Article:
Leicester sack director of football

first_img Press Association Sport understands the decision is based purely on footballing reasons. “Leicester City Football Club has terminated the contract of its director of football, Terry Robinson,” said a statement from the Barclays Premier League club. Leicester have sacked director of football Terry Robinson, but manager Nigel Pearson still retains the faith of the club despite a slump in results. “He departs with immediate effect and with the best wishes of everyone at the football club. “Current academy director Jon Rudkin will assume the responsibilities of director of football. “Jon has been with Leicester City Football Club for 16 years, has headed the club’s academy – recently awarded the Elite Player Performance Plan’s category one status – since 2003 and has an excellent understanding of the club’s footballing philosophy and values. “The owners, directors, management and staff at Leicester City would like to place on record our collective thanks to Terry for his work and contribution, and wish him well in the future.” Robinson was appointed by the Foxes in July last year with a remit “to provide strategic input to the club’s football operations at all levels, driving the consistent implementation of the club’s football philosophy”. The club signed 10 players in the summer transfer window but only three – Esteban Cambiasso, Danny Simpson and Ben Hamer – started Saturday’s defeat to Manchester City, and Hamer was only in the side because of injury to Kasper Schmeichel. Leicester have not won since beating Manchester United on September 21 and have lost eight of the last nine matches as they plummeted to the bottom of the Premier League. However, despite that alarming downward spiral it is understood Pearson’s job is not in any immediate danger. center_img Press Associationlast_img read more

No. 7 Syracuse’s defense holds strong but can’t finish in 13-8 loss at No. 9 Cornell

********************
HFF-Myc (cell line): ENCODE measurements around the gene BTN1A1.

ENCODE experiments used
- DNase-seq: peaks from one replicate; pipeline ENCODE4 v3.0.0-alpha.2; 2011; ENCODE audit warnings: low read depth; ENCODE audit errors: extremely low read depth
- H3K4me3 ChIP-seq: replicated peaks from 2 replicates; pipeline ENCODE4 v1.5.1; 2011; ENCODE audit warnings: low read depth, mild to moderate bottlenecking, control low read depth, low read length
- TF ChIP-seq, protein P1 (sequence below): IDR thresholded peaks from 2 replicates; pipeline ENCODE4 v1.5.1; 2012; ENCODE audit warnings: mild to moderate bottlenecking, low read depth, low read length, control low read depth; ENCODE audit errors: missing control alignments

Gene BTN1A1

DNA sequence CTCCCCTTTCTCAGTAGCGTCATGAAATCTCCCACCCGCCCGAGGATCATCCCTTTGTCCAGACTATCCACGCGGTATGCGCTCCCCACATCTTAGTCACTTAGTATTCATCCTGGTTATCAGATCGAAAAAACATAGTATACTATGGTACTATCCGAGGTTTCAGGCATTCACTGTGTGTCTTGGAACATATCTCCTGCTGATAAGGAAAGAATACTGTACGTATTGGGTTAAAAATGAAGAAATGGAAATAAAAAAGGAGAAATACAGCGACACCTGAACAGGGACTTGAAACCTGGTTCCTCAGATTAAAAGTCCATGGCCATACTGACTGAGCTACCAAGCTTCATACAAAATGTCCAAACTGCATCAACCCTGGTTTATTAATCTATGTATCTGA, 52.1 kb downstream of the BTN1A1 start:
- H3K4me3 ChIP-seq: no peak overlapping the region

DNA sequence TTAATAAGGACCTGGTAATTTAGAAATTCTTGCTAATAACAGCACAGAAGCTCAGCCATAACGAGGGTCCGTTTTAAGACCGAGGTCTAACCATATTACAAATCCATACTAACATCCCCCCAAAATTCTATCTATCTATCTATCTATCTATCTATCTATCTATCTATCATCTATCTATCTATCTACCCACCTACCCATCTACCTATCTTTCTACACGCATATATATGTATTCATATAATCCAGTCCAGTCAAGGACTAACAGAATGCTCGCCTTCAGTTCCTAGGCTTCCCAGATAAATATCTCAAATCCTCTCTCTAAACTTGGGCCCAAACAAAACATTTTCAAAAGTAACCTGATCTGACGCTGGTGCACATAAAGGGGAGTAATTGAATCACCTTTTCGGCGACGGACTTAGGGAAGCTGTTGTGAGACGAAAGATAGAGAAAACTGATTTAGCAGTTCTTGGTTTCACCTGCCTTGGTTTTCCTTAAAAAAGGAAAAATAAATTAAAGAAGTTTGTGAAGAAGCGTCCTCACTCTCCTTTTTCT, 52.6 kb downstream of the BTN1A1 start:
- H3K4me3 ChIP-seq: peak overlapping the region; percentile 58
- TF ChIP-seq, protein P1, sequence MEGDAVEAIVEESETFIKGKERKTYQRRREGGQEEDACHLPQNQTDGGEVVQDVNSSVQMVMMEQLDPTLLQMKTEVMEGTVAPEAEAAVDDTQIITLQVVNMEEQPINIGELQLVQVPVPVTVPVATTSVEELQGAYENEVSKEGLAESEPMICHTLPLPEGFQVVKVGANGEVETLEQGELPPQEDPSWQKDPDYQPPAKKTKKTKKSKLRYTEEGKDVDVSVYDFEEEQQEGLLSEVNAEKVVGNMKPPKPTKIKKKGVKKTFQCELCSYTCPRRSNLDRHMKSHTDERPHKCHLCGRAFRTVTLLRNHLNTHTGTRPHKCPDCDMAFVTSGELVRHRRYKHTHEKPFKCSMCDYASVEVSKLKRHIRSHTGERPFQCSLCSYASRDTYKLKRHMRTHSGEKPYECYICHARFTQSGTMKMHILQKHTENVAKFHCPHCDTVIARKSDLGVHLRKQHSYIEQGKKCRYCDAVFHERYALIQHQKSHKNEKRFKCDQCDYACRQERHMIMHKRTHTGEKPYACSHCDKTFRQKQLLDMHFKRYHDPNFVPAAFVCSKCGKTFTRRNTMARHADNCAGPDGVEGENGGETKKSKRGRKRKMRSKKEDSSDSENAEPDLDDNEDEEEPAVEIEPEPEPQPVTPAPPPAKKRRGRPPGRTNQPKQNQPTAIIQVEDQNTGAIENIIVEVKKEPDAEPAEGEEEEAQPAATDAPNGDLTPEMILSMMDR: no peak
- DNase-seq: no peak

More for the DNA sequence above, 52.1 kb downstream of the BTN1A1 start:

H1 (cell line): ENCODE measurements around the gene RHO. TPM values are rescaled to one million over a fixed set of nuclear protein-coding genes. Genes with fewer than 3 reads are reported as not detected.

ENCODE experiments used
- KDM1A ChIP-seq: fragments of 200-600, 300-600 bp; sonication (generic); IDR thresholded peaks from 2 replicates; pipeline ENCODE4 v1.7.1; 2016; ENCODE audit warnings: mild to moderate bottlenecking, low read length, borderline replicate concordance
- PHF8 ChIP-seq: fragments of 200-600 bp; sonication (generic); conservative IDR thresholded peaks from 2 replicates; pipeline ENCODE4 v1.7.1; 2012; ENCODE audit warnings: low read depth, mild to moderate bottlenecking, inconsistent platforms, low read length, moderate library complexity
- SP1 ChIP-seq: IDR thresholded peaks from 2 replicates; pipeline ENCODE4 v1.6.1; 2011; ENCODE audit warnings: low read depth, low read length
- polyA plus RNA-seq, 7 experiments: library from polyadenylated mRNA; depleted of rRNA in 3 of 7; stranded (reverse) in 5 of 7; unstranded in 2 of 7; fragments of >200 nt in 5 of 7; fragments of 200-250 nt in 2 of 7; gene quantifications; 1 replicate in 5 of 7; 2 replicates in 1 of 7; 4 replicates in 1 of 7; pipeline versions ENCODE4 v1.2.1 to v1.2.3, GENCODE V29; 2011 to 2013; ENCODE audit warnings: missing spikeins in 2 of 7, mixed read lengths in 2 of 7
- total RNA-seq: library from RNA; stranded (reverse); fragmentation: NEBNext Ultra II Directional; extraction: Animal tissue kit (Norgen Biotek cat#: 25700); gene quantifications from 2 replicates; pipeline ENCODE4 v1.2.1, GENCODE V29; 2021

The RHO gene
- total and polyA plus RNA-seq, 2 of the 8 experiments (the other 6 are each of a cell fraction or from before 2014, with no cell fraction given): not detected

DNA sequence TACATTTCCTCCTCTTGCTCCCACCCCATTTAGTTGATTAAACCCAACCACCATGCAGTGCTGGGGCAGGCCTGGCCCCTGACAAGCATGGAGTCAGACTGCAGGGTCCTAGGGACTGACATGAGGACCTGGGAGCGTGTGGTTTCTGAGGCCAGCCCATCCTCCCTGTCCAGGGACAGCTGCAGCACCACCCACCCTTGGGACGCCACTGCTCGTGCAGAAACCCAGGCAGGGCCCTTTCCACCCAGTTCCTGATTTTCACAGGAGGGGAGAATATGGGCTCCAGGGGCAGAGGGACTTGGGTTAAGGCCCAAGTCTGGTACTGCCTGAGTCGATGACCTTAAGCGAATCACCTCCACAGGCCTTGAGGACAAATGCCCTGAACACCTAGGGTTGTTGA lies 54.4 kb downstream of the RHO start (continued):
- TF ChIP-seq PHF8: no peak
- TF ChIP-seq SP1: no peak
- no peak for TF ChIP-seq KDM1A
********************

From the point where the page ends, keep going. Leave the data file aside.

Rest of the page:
first_img Published on April 10, 2018 at 10:59 pm Contact Josh: jlschafe@syr.edu | @Schafer_44 ITHACA, N.Y. — Syracuse’s Dom Madonna did what he could, sprawling low to deflect a fast break opportunity. With SU already set to go a man-down following a Tucker Dordevic penalty, Madonna denied the initial scoring chance but failed to maintain possession. Instead, the ball bounced to the corner, and the Big Red’s possession continued.Again, on the next feed, Syracuse seemed to stop Cornell. An Orange long pole deflected a pass, leaving the ball on the carpet for SU defender Nick Mellen. The ball took an off-bounce, Mellen bobbled the pickup, and Cornell’s Clarke Petterson buried another Cornell goal.“We didn’t play absolutely terrible,” Mellen said. “They got a bunch of goals off broken plays and passes that somehow went to the ground and somehow went to their stick.”On Tuesday night at Schoellkopf Field, No. 7 Syracuse’s (6-4, 3-0 Atlantic Coast) defense held strong at times but couldn’t finish in a 13-8 loss to No. 9 Cornell (8-3, 3-1 Ivy league). The Big Red’s offense entered riding a four-game winning streak in which it averaged more than 20 goals. It ranked first in goals per game (15.30), assists per game (10.50), points per game (25.80) and shooting percentage (.418). Yet Syracuse held it scoreless for more than 13 minutes in the second quarter and more than eight minutes in the third.Still, Cornell finished enough. In a game with nearly equal shots on goal and an even faceoff distribution, the Big Red hammered SU on the ground. It scooped 43 groundballs to the Orange’s 30. Five of Cornell’s goals came off second-chance opportunities where it had already shot earlier in the possession.AdvertisementThis is placeholder text“Just going into this game I think we knew it was going to scrap; it was going to be a battle,” said Cornell attack Jeff Teat, who had six points. “I think we scraped off second-chance opportunities and finished plays when we need to.”Cornell dumped in four goals before 10 minutes had ticked off the clock. After the Big Red saved a Bradley Voigt shot, the agonizing possessions began for SU. With the Orange trailing by two goals at the time, Teat scooped up a ball off what could’ve been a Cornell turnover a minute into the possession. Then he fired a shot off an SU defender, but Cornell’s Connor Fletcher nabbed the groundball.The ball eventually worked its way back to Teat. He was covered tightly but whipped a behind-the-back pass into traffic anyway. The ball jostled through a crowd of SU defenders before bouncing on the ground. Cornell attack John Piatelli scooped the ball off the hop, making it appear as if the bounce pass was intentional. Moments later, Piatelli’s low crank shot dribbled in after deflecting off the goalkeeper.“I thought it was OK considering how much they had the ball,” Syracuse head coach John Desko said. “We just can’t let them get the inside stuff.”Throughout the night, Syracuse’s defense looked like a football defense that was excellent on the first two downs but faltered on the third, or a basketball defense stellar at contesting shots but horrible at boxing out.Syracuse’s version of those came when the defense flashed a glimmer of hope. Mellen caused a turnover on Teat behind the cage, simply poking the ball right out of the nation’s leading point scorer’s stick. On SU’s next possession, Cornell did the same, forcing David Lipka into a turnover.Again, Mellen forced a turnover. Mellen rode Teat down the right hash marks, the same place he had been beaten for a goal in the first quarter, and swatted the ball out of Teat’s stick. With Teat falling to the ground, Mellen scooped the ground ball and gave SU a possession, which led to a goal.Then came another lengthy possession. Syracuse denied Cornell for more than two minutes. Madonna’s save once again left the ball loose. Cornell missed the net on its next shot. Then, with Teat standing nearly flat-footed at the top of the X, he fed an open cutter for a Cornell goal.“You have to understand that’s just the way it goes,” Mellen said. “Sometimes we’re going to get a couple big stops and we try to clear it and turn it over or we get down to the offense and they just get a quick turnover. That’s just something we need to work on.”Moments before Mellen spoke, explaining how SU’s defense hadn’t played as bad as the scoreboard may have portrayed, Cornell’s players celebrated.The Big Red players gathered in front of the entrance to Schoellkopf Field, rose their hands and hooted and hollered in celebration as their photo was taken. In Cornell’s best win since 2014, it didn’t matter how well Syracuse’s defense had played. The scoreboard didn’t reflect it. Comments Facebook Twitter Google+last_img read more